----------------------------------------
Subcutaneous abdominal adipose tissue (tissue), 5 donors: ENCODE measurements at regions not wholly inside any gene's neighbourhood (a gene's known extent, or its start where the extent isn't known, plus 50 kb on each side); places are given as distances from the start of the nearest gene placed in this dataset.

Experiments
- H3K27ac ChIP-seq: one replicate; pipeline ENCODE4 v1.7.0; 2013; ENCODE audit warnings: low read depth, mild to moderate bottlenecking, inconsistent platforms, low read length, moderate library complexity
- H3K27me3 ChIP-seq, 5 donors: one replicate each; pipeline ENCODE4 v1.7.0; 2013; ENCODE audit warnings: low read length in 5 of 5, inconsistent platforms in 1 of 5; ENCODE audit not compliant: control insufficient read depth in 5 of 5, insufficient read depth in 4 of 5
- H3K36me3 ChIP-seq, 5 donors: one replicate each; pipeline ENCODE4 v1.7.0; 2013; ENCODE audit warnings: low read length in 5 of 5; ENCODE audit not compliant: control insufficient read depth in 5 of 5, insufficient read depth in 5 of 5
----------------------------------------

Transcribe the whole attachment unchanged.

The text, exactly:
Subcutaneous abdominal adipose tissue (tissue), 5 donors: ENCODE measurements at regions not wholly inside any gene's neighbourhood (a gene's known extent, or its start where the extent isn't known, plus 50 kb on each side); places are given as distances from the start of the nearest gene placed in this dataset.

Experiments
- H3K27ac ChIP-seq: one replicate; pipeline ENCODE4 v1.7.0; 2013; ENCODE audit warnings: low read depth, mild to moderate bottlenecking, inconsistent platforms, low read length, moderate library complexity
- H3K27me3 ChIP-seq, 5 donors: one replicate each; pipeline ENCODE4 v1.7.0; 2013; ENCODE audit warnings: low read length in 5 of 5, inconsistent platforms in 1 of 5; ENCODE audit not compliant: control insufficient read depth in 5 of 5, insufficient read depth in 4 of 5
- H3K36me3 ChIP-seq, 5 donors: one replicate each; pipeline ENCODE4 v1.7.0; 2013; ENCODE audit warnings: low read length in 5 of 5; ENCODE audit not compliant: control insufficient read depth in 5 of 5, insufficient read depth in 5 of 5